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used in Middlemarch

12 uses
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to cause a reaction — typically an emotional reaction such as anger; and sometimes caused intentionally
  • Mary was sewing swiftly, and seemed provokingly mistress of the situation.
    Book 2 — Old and Young (15% in)
  • "I am not joking; I am as serious as possible," said the Rector, with a provoking little inward laugh.
    Book 1 — Miss Brooke (54% in)
  • She would not have said so if you had not provoked her.
    Book 1 — Miss Brooke (**% in)
  • And he was not going to have his vanities provoked by contact with the showy worldly successes of the capital, but to live among people who could hold no rivalry with that pursuit of a great idea which was to be a twin object with the assiduous practice of his profession.
    Book 2 — Old and Young (23% in)
  • "Ah, yes: one of your secret committee," said Mrs. Cadwallader, provokingly.
    Book 4 — Three Love Problems (5% in)
  • After locking up the bureau again, he walked to the window and gazed out as impassibly as he had done at the beginning of the interview, while Raffles took a small allowance from the flask, screwed it up, and deposited it in his side-pocket, with provoking slowness, making a grimace at his stepson's back.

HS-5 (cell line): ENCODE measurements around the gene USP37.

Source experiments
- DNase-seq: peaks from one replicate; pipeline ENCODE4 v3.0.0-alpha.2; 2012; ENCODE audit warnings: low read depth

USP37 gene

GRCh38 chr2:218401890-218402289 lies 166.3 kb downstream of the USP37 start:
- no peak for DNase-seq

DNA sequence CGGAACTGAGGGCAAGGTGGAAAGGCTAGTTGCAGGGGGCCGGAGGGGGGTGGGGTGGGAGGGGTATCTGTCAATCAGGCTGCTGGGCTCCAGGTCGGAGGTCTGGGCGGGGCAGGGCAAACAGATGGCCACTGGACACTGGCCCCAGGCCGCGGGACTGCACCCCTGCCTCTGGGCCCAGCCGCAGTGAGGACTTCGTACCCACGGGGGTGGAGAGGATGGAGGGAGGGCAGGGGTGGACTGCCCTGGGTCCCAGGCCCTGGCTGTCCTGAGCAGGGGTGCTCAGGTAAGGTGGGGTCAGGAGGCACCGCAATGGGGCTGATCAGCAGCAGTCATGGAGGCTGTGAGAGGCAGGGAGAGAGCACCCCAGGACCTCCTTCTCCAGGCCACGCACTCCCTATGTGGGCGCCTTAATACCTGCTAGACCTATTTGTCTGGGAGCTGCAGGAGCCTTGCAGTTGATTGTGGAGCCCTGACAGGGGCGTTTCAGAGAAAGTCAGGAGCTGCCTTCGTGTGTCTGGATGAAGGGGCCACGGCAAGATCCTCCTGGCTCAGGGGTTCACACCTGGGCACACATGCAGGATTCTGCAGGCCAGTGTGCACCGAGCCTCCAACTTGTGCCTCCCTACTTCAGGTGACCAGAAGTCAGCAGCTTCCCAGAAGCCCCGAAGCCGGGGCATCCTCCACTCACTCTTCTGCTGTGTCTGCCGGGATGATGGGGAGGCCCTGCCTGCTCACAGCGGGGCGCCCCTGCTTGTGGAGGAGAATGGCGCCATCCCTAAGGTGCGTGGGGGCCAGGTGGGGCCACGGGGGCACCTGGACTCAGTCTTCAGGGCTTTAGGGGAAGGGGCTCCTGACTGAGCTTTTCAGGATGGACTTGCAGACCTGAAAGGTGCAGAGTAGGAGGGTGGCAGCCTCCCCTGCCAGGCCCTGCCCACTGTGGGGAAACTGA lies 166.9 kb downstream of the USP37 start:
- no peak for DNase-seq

Book 4 — Three Love Problems (88% in)
  • "Herself," said Will, not indisposed to provoke the charming Mrs. Lydgate.
    Book 5 — The Dead Hand (5% in)
  • Dorothea sat by in her widow's dress, with an expression which rather provoked Celia, as being much too sad; for not only was baby quite well, but really when a husband had been so dull and troublesome while he lived, and besides that had—well, well!
    Book 5 — The Dead Hand (56% in)
  • It was a little too provoking even for her self-control that this blooming youngster should flourish on the disappointments of sadder and wiser people—making a meal of a nightingale and never knowing it—and that all the while his family should suppose that hers was in eager need of this sprig; and her vexation had fermented the more actively because of its total repression towards her husband.
    Book 6 — The Widow and Wife (37% in)
  • No introduction of the business could have been less like that which Lydgate had intended; but her indifferent manner had been too provoking.
    Book 6 — The Widow and Wife (55% in)
  • "Rosamond," he said, turning his eyes on her with a melancholy look, "you should allow for a man's words when he is disappointed and provoked.
    Book 7 — Two Temptations (31% in)
  • Here is Elinor," continued the provoking husband; "she vexed her friends by me: I had hardly a thousand a-year—I was a lout—nobody could see anything in me—my shoes were not the right cut—all the men wondered how a woman could like me.
    Book 8 — Sunset and Sunrise (89% in)

There are no more uses of "provoke" in Middlemarch.

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